My input is derived from experience over many years and is conditioned by what I see happening around me now and from what friends tell me they experience elsewhere. Mark well though that I don't say it is a failing in all younger gen rail heritage volunteers or paid staff and I readily accept it isn't behaviour limited to those under (say) 30! We need a mix of ages, skills and knowledge but most of all we need an open, welcoming culture that is inviting, encouraging and supportive and that is not something we have yet.
Cliques are generally an ugly and poisonous blight no matter where they occur and those I refer to are classics of the genre. The fact that they seem to self perpetuate (if allowed) or have been part of the scene since cocky was an egg is no justification for their ongoing survival. I seem lucky enough to be able to float above or around them and hide my disgust. I must be effective at fooling those who promote themselves through "their" clique because most of them think I'm part of their silly, bitchy games, not everyone can be so fortunate though.
Why do I not stand up and confront the "brotherhood"? It's not worth the hassle, I did my tour of duty on the firing range with people firing marbles at me, my days of serving on Boards and Committees are long over and I think subtlety is more my strong suit now, generate a discussion of the issue so that those with the power to act, will. There was a clean out once before when a seemingly irreplaceable but deeply flawed regime was turfed out with the promise of fairer and more open approaches to replace it, but as somebody else said, it has degenerated into the same old game with new (or not so new) faces. Perhaps the new structure of the rail heritage sector will provide the mechanism and that was part of my point, the time is ripe for change.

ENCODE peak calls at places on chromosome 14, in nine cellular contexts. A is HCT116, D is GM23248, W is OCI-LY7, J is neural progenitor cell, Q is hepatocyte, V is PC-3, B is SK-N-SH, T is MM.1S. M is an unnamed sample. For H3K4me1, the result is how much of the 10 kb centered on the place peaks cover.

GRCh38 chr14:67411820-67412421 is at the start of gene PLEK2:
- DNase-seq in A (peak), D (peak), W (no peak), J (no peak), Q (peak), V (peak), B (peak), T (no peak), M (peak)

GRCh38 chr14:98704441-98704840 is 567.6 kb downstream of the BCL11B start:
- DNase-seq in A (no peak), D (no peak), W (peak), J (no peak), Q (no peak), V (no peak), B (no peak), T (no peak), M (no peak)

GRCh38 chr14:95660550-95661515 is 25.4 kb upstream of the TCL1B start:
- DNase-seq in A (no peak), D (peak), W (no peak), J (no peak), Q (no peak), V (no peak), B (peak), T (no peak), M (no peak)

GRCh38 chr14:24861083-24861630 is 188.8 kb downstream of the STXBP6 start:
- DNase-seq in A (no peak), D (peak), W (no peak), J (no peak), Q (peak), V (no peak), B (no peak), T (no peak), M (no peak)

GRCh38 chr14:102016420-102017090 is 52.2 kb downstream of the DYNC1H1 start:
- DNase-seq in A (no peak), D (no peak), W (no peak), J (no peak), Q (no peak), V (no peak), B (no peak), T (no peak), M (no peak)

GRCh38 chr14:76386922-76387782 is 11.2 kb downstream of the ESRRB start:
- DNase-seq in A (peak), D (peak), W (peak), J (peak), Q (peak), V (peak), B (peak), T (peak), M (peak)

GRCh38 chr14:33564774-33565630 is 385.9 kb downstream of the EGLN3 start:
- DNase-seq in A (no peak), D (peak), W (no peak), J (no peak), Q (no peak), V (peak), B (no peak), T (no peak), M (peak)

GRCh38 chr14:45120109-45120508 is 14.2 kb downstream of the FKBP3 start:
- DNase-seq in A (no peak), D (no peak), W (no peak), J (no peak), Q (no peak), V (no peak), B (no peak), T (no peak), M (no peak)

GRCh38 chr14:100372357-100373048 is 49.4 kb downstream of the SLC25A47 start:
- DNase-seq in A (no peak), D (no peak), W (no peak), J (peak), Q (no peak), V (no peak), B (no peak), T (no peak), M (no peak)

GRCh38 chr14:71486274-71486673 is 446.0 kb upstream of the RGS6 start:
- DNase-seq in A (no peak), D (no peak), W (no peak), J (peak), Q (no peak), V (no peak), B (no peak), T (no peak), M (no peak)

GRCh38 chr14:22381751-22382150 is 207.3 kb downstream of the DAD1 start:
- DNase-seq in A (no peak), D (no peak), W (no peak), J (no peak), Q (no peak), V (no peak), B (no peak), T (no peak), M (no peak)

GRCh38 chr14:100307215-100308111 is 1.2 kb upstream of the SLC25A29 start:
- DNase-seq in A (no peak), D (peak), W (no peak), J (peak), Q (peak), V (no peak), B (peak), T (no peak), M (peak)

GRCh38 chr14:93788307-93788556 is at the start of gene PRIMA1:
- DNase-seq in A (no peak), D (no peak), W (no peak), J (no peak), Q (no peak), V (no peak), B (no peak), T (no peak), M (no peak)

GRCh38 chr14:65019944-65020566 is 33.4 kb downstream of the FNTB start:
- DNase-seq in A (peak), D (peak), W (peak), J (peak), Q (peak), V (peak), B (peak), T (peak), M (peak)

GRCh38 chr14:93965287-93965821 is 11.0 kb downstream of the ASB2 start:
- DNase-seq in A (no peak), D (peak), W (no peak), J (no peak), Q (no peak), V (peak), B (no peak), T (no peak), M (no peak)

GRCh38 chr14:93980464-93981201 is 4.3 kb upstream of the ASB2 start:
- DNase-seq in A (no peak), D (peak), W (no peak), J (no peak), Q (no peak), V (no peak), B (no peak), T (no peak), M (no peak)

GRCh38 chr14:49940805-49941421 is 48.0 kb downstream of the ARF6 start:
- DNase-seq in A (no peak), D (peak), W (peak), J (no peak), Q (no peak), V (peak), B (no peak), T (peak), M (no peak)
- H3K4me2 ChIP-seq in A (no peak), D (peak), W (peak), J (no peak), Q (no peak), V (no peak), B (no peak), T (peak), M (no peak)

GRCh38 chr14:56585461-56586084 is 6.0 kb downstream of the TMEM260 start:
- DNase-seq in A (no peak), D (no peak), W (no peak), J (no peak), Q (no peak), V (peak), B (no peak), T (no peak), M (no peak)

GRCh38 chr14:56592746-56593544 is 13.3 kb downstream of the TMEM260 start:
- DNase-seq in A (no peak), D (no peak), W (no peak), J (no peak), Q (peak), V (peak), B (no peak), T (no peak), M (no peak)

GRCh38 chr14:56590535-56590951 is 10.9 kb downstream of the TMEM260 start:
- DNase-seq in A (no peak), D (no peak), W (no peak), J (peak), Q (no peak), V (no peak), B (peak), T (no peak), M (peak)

It is certainly true that a lot of good work is evident in the sorts of things PRRS2 mentioned, but if you were somebody who was actually closer to the reality and knew all that went on and also understand such things, your view might be tempered by what isn't bragged about, by what was destroyed or wasted rather than created. An end product is the sum of all that went before it and the bottom line needs to reflect that. It's all well and good to pat the team on the back for what they get right, but they won't learn if they also don't get a smack for what they f--d and pretending it didn't happen or burying the bad news with hype ain't professional, ethical or productive.
Can I also make a further point that the sort of skills and knowledge we need for our sector to continue to prosper isn't found only in serving or ex-railwaymen (and women). I'll stick to the area I know best, the mechanical and steam side, but let's include loco crews as well. Everyone needs to start somewhere and part of the learning process is practical experience which includes errors and too many of our colleagues forget this and are too quick to condemn. We were all newbies once, none of us is without sin and nobody ever came into this world an expert. Why are those who do all in their power to exclude new and non-railway background volunteers so fearful of new blood, what is it that drives them to waste so much energy and thought to the black art of undermining and blackmail? Wouldn't these people gain greater satisfaction and kudos from seeing someone who came into the depot with non-railway engineering experience or even no experience, grow in knowledge, skill and usefulness to the organisation under their tutelage, so that their legacy is a truly positive one, not negative? In this area at least I think the poms have it all over us in NSW.